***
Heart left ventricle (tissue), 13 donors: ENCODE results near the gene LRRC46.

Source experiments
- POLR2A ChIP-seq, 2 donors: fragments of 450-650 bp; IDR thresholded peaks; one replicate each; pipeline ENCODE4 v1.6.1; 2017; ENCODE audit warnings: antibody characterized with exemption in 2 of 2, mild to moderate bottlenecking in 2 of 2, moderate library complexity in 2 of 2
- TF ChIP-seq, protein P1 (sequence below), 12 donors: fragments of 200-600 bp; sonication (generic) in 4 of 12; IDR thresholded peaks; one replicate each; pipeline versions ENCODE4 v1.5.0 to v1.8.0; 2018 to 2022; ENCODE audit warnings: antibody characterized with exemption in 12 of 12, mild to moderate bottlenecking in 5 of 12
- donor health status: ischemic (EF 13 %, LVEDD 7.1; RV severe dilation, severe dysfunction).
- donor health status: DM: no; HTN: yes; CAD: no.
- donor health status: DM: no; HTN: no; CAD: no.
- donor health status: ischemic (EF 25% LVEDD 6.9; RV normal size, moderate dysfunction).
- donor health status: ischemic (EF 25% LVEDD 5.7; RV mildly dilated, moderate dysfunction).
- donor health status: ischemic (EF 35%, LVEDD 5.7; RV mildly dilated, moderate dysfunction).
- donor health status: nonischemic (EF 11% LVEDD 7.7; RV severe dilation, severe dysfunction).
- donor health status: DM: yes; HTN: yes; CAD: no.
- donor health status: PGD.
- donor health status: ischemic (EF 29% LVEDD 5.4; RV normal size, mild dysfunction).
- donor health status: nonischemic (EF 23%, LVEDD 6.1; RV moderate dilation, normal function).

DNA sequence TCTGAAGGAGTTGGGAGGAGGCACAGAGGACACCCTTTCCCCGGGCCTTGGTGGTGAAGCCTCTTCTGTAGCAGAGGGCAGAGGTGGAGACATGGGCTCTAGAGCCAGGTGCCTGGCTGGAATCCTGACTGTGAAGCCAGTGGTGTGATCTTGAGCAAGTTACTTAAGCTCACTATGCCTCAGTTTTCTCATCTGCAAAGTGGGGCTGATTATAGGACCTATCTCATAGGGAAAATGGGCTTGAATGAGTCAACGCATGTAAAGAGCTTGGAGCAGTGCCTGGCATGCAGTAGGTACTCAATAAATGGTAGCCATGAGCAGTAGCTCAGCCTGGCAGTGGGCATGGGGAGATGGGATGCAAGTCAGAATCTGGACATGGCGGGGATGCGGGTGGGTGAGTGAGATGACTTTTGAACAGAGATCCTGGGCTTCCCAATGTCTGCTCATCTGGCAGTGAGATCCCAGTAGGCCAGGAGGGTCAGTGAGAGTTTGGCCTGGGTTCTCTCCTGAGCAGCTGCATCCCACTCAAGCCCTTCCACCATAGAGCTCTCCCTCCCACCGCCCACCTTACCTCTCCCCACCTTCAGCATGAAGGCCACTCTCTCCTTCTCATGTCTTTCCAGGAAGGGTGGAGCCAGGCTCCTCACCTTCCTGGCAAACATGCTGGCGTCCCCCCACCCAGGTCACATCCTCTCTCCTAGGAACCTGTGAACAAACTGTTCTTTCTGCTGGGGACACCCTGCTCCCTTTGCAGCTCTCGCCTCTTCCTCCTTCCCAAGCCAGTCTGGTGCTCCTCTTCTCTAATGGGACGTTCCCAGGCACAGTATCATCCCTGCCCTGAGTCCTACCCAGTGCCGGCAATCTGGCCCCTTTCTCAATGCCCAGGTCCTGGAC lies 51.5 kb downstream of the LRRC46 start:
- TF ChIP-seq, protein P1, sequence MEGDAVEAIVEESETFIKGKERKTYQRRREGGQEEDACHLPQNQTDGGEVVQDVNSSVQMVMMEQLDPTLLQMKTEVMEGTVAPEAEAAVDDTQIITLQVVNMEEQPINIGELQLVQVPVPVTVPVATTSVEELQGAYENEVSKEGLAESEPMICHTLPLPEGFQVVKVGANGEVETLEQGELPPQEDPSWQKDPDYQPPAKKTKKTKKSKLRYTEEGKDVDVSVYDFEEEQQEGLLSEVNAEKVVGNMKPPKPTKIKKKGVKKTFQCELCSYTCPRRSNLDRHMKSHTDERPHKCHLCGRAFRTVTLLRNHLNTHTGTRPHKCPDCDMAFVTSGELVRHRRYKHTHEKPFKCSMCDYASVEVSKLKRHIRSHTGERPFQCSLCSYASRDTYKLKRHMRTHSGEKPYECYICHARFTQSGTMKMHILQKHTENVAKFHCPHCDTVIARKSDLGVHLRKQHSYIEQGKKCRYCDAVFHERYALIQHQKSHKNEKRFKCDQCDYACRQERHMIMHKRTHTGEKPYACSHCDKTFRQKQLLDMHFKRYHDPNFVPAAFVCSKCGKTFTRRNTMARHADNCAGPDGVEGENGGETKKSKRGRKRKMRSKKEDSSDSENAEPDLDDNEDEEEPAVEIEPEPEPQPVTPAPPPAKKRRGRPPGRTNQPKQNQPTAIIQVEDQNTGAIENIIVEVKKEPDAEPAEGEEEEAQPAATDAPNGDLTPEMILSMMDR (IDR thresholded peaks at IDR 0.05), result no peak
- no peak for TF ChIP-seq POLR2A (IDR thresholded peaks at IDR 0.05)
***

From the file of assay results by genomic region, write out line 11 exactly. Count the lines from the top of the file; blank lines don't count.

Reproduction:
- donor health status: nonischemic (EF 11% LVEDD 7.7; RV severe dilation, severe dysfunction).